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| 1 minute read

Maryland Adopts Pay Transparency Requirements

Maryland has become the latest in a growing list of states to adopt pay transparency requirements, with its governor recently signing the Maryland Wage Range Transparency Act into law. 

The new law significantly amends Maryland's Equal Pay for Equal Work Law and will now require employers, regardless of size, to disclose a 1) good faith wage and salary range, 2) a general description of any benefits, and 3) a general description of any other compensation that might be offered in job postings for any work “that will be physically performed, at least in part,” in Maryland. If no posting is created, employers must still disclose this information to an applicant upon request, or at any time before a discussion of compensation is had with an applicant. 

The law does not specify what qualifies as an appropriate “general description of benefits and any other compensation offered.”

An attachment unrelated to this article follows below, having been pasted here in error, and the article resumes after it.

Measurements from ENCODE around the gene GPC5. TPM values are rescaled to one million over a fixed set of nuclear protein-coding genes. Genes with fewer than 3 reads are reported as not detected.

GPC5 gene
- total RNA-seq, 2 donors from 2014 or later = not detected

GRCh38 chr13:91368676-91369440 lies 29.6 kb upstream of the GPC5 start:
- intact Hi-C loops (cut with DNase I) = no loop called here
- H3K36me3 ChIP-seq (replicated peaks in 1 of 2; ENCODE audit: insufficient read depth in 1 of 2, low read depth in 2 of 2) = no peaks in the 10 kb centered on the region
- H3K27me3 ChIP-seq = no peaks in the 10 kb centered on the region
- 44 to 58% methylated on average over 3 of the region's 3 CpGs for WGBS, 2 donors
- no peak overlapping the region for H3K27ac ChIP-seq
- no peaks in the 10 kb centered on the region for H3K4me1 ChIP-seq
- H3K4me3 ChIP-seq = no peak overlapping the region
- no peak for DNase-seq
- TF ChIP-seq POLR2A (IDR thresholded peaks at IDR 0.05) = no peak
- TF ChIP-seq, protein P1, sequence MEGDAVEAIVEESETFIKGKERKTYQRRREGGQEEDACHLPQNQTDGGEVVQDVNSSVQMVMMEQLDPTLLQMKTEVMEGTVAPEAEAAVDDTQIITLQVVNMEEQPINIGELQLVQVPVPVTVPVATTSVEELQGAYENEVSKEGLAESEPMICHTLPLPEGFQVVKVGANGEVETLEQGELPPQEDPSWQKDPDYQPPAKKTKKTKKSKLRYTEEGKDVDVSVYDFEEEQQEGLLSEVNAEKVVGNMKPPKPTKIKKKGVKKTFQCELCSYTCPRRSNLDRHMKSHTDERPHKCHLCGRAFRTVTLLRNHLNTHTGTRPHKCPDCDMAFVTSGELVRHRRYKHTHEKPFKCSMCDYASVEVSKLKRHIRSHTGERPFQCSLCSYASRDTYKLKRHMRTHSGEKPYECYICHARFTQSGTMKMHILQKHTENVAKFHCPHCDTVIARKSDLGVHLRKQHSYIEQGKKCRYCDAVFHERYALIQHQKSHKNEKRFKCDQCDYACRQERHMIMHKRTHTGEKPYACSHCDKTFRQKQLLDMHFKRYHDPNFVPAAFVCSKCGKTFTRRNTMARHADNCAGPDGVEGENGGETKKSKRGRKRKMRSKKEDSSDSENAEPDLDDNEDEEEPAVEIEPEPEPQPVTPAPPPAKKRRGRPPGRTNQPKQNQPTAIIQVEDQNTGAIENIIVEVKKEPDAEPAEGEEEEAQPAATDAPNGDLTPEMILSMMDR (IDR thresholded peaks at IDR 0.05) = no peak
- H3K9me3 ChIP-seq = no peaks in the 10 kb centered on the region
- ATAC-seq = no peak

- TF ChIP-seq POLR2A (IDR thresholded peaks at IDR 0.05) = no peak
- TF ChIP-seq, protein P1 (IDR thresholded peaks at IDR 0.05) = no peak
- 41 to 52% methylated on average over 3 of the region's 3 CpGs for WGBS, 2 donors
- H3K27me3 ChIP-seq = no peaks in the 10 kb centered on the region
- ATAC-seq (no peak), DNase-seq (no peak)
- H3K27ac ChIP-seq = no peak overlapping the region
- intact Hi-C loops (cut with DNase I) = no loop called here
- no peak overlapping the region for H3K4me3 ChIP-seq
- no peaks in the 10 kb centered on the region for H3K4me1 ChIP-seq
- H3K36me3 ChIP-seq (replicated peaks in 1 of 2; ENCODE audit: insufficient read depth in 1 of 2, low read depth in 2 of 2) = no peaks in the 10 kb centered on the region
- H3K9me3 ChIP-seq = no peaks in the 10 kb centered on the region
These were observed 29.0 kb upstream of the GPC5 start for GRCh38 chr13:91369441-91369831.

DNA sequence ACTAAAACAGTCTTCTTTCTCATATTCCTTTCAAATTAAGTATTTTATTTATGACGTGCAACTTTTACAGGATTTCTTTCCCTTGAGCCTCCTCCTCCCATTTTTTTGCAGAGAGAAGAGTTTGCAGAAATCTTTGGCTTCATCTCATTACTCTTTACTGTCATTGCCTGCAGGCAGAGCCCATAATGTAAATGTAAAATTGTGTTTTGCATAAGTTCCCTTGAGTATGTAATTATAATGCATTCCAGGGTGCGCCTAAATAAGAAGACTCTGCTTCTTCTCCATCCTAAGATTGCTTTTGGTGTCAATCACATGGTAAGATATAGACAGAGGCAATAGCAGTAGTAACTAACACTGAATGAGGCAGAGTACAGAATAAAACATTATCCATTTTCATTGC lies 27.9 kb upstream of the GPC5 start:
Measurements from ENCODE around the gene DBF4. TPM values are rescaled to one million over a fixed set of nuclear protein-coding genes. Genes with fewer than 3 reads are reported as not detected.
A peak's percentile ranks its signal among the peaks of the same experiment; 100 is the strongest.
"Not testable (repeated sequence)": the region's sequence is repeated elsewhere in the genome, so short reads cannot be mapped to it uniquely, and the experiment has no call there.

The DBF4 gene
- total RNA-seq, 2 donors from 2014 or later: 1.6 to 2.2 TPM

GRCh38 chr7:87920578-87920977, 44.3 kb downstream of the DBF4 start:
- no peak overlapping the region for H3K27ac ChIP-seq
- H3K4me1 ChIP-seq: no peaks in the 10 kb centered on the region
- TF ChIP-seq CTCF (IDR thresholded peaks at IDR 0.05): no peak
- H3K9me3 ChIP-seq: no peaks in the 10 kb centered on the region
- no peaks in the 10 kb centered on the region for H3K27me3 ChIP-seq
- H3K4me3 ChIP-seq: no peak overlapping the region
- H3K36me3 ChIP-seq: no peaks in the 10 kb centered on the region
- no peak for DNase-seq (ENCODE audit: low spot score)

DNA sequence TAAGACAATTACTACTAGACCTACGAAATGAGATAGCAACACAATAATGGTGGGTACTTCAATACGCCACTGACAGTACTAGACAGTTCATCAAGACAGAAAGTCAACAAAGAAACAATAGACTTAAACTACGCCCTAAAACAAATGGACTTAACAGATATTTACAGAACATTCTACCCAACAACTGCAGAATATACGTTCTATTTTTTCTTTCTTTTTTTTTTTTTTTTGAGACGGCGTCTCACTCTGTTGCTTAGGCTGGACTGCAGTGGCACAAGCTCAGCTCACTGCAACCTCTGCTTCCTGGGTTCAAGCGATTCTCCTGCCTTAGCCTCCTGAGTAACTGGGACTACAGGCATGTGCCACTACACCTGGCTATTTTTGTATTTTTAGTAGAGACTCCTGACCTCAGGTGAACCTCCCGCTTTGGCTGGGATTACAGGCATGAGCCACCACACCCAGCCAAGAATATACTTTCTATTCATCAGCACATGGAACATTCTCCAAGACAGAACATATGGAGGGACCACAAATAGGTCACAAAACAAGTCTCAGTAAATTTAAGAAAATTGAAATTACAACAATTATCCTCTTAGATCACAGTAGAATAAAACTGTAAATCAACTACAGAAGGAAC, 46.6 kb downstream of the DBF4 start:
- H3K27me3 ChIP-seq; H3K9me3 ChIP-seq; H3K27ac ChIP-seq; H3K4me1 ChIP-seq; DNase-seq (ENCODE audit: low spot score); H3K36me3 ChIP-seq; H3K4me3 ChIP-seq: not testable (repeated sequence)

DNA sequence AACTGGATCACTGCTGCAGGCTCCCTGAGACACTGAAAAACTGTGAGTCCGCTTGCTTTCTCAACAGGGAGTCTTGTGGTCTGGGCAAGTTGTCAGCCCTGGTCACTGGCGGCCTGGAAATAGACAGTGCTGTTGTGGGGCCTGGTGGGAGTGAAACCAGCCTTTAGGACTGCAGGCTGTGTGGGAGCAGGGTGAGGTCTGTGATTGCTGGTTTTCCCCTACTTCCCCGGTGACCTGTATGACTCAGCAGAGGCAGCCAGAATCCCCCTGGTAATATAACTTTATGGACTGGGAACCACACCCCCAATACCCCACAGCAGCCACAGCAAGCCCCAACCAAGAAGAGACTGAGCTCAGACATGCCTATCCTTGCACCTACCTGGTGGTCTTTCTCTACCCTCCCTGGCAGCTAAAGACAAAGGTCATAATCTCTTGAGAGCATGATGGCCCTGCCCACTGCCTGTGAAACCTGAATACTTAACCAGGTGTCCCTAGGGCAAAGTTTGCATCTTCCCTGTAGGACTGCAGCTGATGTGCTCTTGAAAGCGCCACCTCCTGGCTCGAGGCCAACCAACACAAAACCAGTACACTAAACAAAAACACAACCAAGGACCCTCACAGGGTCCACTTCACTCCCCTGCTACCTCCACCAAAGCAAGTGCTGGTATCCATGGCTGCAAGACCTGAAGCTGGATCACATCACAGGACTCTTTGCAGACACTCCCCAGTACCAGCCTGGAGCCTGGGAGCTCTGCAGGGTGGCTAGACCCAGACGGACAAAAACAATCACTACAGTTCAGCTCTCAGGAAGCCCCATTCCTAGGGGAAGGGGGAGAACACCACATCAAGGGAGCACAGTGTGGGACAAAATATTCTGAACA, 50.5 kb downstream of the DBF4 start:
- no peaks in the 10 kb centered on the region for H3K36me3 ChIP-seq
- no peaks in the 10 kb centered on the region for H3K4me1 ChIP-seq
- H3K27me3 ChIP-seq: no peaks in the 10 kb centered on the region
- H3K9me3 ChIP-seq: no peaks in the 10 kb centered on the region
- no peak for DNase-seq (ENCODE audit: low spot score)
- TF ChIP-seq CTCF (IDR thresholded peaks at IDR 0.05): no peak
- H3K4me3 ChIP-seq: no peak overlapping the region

Employers should also be mindful of the recordkeeping requirements of the act, which requires employers to maintain records of compliance with the new law for a period of three years from the date the position was filled (or if the position is ultimately not filled, from the date the position was initially posted). 

The law will go into effect Oct. 1, 2024. Violations will be subject to enforcement measures by Maryland's Commissioner of Labor and Industry. First violations will be subject to a compliance order, while second violations may result in up to a $300 penalty for each applicant for whom the employer is not in compliance. For each subsequent violation within a three-year period, such penalties escalate to up to $600 per instance of non-compliance.

Following Washington, D.C.'s adoption of similar requirements, along with President Biden's recent announcement requiring pay transparency for federal contractors, Maryland's adoption of pay transparency requirements signals the continuing interest in such legislation across the country. As more states continue to consider and adopt these measures, employers must continue to be attentive to this evolving patchwork of pay transparency requirements.


labor and employment